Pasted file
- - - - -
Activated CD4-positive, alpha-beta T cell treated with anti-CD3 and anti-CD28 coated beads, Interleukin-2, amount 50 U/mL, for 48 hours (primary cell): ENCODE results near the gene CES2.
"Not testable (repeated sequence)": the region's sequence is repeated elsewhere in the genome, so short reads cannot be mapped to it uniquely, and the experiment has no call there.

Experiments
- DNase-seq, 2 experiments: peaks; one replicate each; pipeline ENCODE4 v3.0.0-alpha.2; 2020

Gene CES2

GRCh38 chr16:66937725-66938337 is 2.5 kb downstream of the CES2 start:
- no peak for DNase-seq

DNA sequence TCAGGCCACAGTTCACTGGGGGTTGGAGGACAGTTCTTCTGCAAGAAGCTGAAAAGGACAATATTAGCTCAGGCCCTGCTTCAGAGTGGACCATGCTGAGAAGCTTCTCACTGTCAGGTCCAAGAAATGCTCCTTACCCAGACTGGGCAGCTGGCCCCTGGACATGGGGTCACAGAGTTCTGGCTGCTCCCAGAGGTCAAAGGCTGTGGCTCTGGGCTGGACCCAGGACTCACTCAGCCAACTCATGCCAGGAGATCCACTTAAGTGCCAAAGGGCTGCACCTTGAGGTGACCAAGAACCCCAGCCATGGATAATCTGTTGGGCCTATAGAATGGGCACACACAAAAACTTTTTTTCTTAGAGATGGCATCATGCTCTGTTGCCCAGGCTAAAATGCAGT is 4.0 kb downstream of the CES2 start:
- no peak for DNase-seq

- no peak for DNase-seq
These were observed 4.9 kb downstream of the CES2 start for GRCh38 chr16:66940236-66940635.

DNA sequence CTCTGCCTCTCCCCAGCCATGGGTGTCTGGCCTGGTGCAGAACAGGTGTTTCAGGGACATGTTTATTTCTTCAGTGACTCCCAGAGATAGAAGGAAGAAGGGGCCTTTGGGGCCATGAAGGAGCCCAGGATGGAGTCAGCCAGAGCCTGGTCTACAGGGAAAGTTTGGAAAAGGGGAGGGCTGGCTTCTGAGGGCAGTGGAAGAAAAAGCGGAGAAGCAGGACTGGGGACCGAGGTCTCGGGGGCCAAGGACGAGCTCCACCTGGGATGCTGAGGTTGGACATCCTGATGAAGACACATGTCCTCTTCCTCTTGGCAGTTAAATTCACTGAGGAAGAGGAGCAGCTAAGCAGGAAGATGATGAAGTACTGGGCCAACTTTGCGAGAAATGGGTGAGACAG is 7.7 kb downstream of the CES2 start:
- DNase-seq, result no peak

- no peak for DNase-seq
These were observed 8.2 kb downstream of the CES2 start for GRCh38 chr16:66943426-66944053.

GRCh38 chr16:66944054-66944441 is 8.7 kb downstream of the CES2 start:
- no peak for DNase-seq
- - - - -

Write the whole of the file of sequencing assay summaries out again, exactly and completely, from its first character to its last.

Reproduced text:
Activated CD4-positive, alpha-beta T cell treated with anti-CD3 and anti-CD28 coated beads, Interleukin-2, amount 50 U/mL, for 48 hours (primary cell): ENCODE results near the gene CES2.
"Not testable (repeated sequence)": the region's sequence is repeated elsewhere in the genome, so short reads cannot be mapped to it uniquely, and the experiment has no call there.

Experiments
- DNase-seq, 2 experiments: peaks; one replicate each; pipeline ENCODE4 v3.0.0-alpha.2; 2020

Gene CES2

GRCh38 chr16:66937725-66938337 is 2.5 kb downstream of the CES2 start:
- no peak for DNase-seq

DNA sequence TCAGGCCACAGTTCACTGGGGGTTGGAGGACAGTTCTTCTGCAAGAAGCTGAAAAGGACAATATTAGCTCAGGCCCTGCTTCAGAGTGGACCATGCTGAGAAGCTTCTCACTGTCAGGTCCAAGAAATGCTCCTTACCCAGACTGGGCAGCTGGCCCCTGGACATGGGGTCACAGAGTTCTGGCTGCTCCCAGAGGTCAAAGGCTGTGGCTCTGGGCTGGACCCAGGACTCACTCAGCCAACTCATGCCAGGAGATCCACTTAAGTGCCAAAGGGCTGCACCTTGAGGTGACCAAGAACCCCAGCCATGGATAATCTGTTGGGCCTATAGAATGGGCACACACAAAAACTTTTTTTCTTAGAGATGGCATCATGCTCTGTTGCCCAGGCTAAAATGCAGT is 4.0 kb downstream of the CES2 start:
- no peak for DNase-seq

- no peak for DNase-seq
These were observed 4.9 kb downstream of the CES2 start for GRCh38 chr16:66940236-66940635.

DNA sequence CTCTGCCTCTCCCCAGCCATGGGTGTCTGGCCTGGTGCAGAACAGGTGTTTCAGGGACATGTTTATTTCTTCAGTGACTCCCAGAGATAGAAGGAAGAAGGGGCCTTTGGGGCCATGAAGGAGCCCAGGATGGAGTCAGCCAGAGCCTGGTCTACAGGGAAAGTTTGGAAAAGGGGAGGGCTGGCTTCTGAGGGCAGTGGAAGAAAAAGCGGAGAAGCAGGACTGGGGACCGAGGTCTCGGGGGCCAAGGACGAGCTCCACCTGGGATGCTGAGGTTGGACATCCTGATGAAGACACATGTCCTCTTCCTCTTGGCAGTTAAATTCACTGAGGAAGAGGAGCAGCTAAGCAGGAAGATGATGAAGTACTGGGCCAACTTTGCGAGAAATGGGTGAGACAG is 7.7 kb downstream of the CES2 start:
- DNase-seq, result no peak

- no peak for DNase-seq
These were observed 8.2 kb downstream of the CES2 start for GRCh38 chr16:66943426-66944053.

GRCh38 chr16:66944054-66944441 is 8.7 kb downstream of the CES2 start:
- no peak for DNase-seq